History of Microfilm Imaging Innovations – Bridging the Gap: How We Made Physical Media Compatible with Digital Devices

History of Microfilm Imaging Innovations – The Digital Check Story, Part III  | Published in IDMi Magazine, Fall 2020 Edition. | By Brad Kvederis

For the better part of a century, microfilm was the dominant method of preserving important records, and it’s estimated that well over a trillion documents were archived onto film or fiche during that time. Our company, Digital Check – then known by the names Microseal and Electro Optical Mechanics – had a hand in this, making products that captured and stored microfilm and fiche for more than three decades. History of Microfilm

When personal computers first started hitting the mainstream, it kicked off an awkward period for microfilm. The PCs of the 1980s weren’t yet powerful enough, and hard drives weren’t yet big enough, to take over the bulk data storage role occupied by film – but we could all see it coming.

How long would it be until computers displaced microfilm? Nobody knew. It wasn’t going to be a “clean” transition, either – there was no magical inflection point at which digital storage would become the universal standard used by everyone. It would happen slowly, as computing technology became more cost-effective and business cases for it changed. For almost 20 years, companies in the microfilm business labored on, making, and improving upon products that were still needed, all the while facing an uncertain future.

History of Microfilm Imaging DocuCopy 1400
1989 Innovation – The DocuCopy 1400 copied paper documents onto microfilm.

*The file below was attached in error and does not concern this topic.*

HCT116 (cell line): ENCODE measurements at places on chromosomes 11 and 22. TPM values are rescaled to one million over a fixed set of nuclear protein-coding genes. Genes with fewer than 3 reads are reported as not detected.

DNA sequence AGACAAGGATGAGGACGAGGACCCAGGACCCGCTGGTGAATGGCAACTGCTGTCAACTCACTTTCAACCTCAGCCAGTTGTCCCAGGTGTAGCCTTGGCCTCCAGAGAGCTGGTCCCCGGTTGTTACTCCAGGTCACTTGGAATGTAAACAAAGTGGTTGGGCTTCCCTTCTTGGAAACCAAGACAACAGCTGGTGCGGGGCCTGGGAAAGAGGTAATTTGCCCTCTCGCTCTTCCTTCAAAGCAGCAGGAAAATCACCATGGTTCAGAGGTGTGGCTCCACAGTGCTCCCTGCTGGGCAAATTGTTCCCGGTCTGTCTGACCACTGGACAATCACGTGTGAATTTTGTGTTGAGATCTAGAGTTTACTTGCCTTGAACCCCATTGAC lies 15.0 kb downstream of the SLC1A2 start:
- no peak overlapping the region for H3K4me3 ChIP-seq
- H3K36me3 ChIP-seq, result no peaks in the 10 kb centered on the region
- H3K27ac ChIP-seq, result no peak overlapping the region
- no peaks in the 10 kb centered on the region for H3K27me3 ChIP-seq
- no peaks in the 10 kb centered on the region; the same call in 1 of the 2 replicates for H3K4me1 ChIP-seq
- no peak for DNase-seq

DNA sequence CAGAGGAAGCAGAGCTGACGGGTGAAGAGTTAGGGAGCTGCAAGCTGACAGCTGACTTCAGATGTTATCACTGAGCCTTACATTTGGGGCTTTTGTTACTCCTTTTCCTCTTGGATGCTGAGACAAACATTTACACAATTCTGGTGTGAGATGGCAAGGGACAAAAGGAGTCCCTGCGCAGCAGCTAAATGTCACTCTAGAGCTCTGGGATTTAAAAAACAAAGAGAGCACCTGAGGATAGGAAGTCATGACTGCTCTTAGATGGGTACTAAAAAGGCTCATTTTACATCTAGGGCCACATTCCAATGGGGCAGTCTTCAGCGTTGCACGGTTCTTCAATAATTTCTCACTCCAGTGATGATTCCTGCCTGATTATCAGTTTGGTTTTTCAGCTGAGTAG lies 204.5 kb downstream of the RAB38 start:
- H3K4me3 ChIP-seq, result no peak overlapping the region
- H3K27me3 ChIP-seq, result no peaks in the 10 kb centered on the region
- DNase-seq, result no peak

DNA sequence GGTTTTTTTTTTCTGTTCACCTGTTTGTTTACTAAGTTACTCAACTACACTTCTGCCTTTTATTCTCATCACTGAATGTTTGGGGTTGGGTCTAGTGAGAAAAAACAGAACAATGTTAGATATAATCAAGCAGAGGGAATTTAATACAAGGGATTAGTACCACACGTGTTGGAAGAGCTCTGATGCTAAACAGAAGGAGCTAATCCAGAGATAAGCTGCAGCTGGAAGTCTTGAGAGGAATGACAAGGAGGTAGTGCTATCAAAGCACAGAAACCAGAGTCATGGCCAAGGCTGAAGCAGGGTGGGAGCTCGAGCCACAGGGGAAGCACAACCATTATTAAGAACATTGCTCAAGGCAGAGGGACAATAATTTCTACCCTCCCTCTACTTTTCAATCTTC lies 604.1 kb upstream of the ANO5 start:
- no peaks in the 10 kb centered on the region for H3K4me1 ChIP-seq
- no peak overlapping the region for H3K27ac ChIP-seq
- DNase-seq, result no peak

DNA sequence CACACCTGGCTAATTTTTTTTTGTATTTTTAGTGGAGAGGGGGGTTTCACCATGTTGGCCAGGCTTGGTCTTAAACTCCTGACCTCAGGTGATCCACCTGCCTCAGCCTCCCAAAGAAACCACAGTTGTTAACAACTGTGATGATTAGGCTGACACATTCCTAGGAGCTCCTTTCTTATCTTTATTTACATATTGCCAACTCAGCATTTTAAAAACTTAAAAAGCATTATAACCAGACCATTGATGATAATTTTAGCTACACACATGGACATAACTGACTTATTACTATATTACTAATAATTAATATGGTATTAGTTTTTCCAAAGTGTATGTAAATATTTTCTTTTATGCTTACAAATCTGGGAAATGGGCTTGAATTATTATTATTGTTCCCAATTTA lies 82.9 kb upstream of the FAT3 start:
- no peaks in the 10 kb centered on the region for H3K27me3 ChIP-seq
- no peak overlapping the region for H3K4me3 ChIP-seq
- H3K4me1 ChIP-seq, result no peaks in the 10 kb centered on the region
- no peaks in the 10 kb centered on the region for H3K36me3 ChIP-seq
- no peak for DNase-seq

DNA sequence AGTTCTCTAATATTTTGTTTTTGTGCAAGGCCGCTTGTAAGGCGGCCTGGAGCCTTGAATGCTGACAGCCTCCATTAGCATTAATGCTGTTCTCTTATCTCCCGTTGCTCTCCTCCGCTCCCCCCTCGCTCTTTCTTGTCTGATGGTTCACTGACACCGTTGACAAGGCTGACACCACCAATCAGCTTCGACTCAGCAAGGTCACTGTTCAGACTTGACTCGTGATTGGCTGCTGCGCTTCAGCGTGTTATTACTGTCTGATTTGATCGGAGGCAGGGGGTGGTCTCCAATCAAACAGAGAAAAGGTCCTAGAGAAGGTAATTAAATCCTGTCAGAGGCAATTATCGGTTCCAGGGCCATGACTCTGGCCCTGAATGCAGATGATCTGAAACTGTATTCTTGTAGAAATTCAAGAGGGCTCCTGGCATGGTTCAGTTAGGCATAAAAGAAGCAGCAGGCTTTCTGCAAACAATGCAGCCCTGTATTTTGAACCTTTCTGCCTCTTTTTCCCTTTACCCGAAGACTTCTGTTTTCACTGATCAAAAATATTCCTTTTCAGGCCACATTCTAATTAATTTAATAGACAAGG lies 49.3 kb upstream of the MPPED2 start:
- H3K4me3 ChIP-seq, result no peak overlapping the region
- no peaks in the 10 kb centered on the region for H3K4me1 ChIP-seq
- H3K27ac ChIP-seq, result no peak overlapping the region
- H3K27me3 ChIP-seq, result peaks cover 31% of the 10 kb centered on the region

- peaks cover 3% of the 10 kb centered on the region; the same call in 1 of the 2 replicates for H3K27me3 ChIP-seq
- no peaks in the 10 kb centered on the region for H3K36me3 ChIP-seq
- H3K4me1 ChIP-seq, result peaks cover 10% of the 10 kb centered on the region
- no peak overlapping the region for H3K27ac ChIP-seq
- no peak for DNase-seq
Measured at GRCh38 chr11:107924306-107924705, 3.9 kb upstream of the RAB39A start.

In fact, some of the best and most innovative film technology of all time was developed during what most people consider the “decline” of microfilm. As late as 1989, we were designing new products such as the DocuCopy devices – which were essentially small office photocopy machines, except they copied documents onto microfilm instead of a second piece of paper. Nonetheless, the writing was on the wall, and as inexpensive digital scanners began making their way into the market in the 1990s, demand for film capture steadily dried up. Our own company sold its microfilm-capture division in 1994, and shortly thereafter changed its name to Digital Check, after the check scanners that we had recently begun producing.

As you know, however, microfilm wasn’t done by a long shot. Less and less of it was being produced as the years passed – but overwhelmingly, what was already on microfilm, stayed on microfilm. A century’s worth of documents and historical records still needed a way for people to read them and bridging the gap between analog and digital was also becoming important. Microfilm and fiche hadn’t gone away; the type of microfilm technology that people needed had just changed. Instead of creating film, they needed better ways to read it or convert it, in ways that were compatible with the digital age. Even during this “gap” when Digital Check was not in the microfilm business directly, we were still involved with the manufacture of cameras and document scanners under contracts with other major electronics firms.